Lambeth men warned of dangers of ‘chemsex’ after rise in HIV


The borough has the highest number of people affected by HIV in the UK.


By Jacqueline Fanchini

An escalating trend is putting gay and bisexual men’s lives at risk by increasing the possibility of them attracting HIV and STIs, according to a new study.

The Chemsex report, commissioned by Lambeth, Southwark, and Lewisham councils, looks into drug use in sexual settings among men who have sex with men (MSM) and highlights the associated significant risks.

Lambeth has the highest number of people affected by HIV in the UK – 1 in 69 residents aged 15-59, as well as one of the largest MSM populations in the UK with MSM accounting for 15% of the male population.

As concerns have been voiced by Public Health England about the rise of HIV and STIs among MSM, the borough felt there was a need to look into specific possible factors that may be contributing to it.

Councillor Jim Dickson, Lambeth’s Cabinet Member for Health and Wellbeing, said: “This research provides essential insight into the complex needs of this particular at risk group of our local residents.

“It will enable us to work with partner organisations to find new approaches to reducing harm and to support the health and wellbeing of affected men.”

Lambeth has been urged to take such actions by the National Aids Trust (NAT) in the lead to the May elections and encourages those living with HIV to write to their local councillors.

Yusef Azad, Director of Policy and Campaigns at NAT said: “Disinvestment in HIV prevention and testing would seriously harm public health, especially in an area like Lambeth, and will cost the council and the NHS in the long term.”

It is the first report that looks specifically at the use of particular ‘chemsex’ drugs and their association with sexual behaviour.

The expert Sigma Research team at the London School of Hygiene & Tropical Medicine, headed by Dr Adam Bourne, mainly focused on drugs such as crystal methamphetamine, GHB/GBL and mephedrone.

The report points out that compared to the rest of England, men in Lambeth, Southwark and Lewisham are four times more likely to use mephedrone (10.2% vs. 2.9%), seven times more likely to use GHB/GBL (10.5% vs. 1.6%), and eight times more likely to use crystal methamphetamine (4.9% vs. 0.7%).

Dr Bourne says his most surprising finding was the amount of men who did not know how to use some of the drugs properly, leading to them passing out, having panic attacks, extreme paranoia or requiring emergency medical attention.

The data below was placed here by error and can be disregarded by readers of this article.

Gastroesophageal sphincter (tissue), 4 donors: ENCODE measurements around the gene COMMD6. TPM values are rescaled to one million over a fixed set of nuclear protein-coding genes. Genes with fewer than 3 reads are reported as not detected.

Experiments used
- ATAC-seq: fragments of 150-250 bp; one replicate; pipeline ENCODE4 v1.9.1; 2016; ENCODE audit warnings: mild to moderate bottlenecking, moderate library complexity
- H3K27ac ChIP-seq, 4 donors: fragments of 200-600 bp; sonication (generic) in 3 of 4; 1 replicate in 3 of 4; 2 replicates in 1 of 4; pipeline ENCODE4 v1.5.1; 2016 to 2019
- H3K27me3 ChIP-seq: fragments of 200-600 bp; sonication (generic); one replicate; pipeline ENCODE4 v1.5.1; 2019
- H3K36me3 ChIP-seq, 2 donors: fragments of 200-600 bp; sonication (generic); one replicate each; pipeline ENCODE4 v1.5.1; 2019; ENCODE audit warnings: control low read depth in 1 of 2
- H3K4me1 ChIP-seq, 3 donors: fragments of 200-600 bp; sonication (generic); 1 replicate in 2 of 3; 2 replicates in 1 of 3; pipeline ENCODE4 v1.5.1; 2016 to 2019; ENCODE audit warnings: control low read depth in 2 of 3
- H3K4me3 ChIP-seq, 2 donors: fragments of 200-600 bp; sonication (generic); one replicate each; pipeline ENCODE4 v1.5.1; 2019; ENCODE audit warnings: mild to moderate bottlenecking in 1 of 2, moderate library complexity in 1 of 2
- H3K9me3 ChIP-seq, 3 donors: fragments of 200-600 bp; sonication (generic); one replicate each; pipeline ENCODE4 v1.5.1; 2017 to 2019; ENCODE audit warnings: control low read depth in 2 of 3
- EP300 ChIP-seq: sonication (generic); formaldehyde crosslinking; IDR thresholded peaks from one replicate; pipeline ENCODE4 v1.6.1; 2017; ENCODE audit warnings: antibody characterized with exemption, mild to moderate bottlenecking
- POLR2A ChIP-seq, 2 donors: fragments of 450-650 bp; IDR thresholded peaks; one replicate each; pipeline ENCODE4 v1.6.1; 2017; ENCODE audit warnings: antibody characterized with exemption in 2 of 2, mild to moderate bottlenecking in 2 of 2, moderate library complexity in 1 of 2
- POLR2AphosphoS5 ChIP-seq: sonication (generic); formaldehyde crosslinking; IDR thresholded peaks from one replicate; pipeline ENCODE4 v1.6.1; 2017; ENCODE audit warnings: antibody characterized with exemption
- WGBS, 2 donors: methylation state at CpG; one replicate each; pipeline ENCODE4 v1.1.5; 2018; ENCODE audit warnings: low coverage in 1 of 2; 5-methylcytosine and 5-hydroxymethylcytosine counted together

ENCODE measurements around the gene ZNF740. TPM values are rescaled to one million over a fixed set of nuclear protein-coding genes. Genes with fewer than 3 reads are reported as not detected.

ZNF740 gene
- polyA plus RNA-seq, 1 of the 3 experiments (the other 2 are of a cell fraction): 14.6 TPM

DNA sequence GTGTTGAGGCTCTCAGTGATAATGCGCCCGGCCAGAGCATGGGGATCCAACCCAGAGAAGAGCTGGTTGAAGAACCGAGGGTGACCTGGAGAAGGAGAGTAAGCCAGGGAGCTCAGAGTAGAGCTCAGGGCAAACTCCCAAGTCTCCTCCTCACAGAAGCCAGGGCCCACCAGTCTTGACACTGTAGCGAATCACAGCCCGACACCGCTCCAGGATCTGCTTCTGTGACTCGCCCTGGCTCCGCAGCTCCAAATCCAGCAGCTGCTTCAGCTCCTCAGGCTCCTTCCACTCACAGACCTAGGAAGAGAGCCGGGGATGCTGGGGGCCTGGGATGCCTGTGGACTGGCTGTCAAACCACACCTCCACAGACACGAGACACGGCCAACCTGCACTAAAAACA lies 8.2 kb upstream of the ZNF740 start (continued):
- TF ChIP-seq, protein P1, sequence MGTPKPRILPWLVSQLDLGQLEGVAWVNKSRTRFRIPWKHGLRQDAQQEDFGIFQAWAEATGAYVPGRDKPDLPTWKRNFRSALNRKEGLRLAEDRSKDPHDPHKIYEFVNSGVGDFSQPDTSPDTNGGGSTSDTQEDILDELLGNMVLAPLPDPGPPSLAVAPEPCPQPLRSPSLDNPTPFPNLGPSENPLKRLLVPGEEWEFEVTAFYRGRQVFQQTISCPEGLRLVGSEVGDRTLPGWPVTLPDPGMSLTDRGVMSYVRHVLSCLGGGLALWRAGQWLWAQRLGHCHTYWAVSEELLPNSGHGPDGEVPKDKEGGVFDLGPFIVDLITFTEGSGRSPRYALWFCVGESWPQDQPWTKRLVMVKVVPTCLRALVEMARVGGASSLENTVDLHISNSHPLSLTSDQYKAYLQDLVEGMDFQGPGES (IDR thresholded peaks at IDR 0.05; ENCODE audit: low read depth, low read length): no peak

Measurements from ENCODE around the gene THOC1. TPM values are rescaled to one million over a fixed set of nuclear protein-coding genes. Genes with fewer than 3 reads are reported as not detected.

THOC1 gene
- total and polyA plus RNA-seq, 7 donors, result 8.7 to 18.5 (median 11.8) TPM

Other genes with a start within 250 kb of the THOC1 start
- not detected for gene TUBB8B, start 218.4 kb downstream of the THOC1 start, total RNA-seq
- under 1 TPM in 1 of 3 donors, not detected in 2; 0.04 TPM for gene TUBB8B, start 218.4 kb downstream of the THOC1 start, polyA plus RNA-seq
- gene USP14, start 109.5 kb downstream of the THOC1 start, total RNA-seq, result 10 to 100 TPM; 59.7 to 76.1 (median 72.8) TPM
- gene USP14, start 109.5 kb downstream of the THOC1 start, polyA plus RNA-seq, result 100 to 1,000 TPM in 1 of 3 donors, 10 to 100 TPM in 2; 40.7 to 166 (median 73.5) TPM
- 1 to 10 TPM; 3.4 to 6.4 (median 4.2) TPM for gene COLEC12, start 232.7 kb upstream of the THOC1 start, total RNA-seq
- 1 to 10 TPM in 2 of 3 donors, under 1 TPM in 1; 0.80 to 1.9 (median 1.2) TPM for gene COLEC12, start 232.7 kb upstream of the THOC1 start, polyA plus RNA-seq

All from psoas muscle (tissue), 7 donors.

“Gay and bisexual men need better information and advice as well as access to gay-friendly drug and sexual health services that are able to address the psychosocial aspects of chemsex,” he said.

The report showed that these drugs were taken because they can lower inhibitions, improve the quality of sex, increase libido, and facilitate a sense of adventure.

However, those surveyed found it difficult to control their behaviour and had engaged in unprotected sex with a high risk of HIV transmission because negotiating safe sex becomes harder when under the influence.

Such encounters were regretted and those who devoted much of their time to ‘chemsex’ found that their personal relationships and career progressions suffered as a result. 

Dr Bourne concedes that there is a contradiction between these men’s behaviour and the fact that most of them are actually looking for long-term partners that would provide them with more intimacy and emotionally connected sex.

He added that many of them had issues with low self-esteem and low self-confidence, whereas some also had internalised feelings of homophobia, and so many took them to counter-act those emotions.

The report’s main focus was to conduct a qualitative study and Dr Bourne said it in no way confirmed a rise in ‘chemsex’ as the data does not yet exist and as it is only one of many elements contributing to the spread of HIV in LSL.

“Research often plays catch up with reality,” said Dr Bourne, pointing out that studies are ongoing into other factors.

Christian Dolan, 26, was born and bred in Brixton and found out he was HIV positive in August 2009 when he was about four months into a monogamous relationship.

He was never involved in ‘chemsex’ but did use apps such as Grindr – which aim to help MSM in the same area meet – when he was dating and found himself being approached regarding the activity. 

He said: “It’s scarily and easily accessible.”

Mr Dolan works in marketing and administration in a private physiotherapy clinic in the City of London but he also has a website where he tackles what he calls the main concern regarding HIV, ignorance.

He said that although he was always upfront about his situation, many people are not or cannot as they do not get tested often enough to know that they have been affected. 

“We only become aware of something if it affects us in a particular way,” said Mr Dolan.

He stresses that HIV is not a problem bound to just one group, affecting people of all races, genders and persuasions.

To get informed and join the conversation, find him on

Photo courtesy of emagineart, with thanks.

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